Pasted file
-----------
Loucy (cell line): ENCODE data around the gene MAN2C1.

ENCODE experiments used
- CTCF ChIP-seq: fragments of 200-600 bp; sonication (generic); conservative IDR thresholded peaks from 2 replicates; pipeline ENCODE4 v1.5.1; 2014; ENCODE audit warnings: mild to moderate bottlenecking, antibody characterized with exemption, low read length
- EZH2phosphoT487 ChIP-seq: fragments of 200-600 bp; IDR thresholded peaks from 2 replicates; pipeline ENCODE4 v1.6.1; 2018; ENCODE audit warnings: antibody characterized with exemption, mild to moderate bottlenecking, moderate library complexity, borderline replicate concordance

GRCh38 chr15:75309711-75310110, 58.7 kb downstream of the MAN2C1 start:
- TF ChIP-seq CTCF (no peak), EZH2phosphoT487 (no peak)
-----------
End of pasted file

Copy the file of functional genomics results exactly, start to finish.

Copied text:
Loucy (cell line): ENCODE data around the gene MAN2C1.

ENCODE experiments used
- CTCF ChIP-seq: fragments of 200-600 bp; sonication (generic); conservative IDR thresholded peaks from 2 replicates; pipeline ENCODE4 v1.5.1; 2014; ENCODE audit warnings: mild to moderate bottlenecking, antibody characterized with exemption, low read length
- EZH2phosphoT487 ChIP-seq: fragments of 200-600 bp; IDR thresholded peaks from 2 replicates; pipeline ENCODE4 v1.6.1; 2018; ENCODE audit warnings: antibody characterized with exemption, mild to moderate bottlenecking, moderate library complexity, borderline replicate concordance

GRCh38 chr15:75309711-75310110, 58.7 kb downstream of the MAN2C1 start:
- TF ChIP-seq CTCF (no peak), EZH2phosphoT487 (no peak)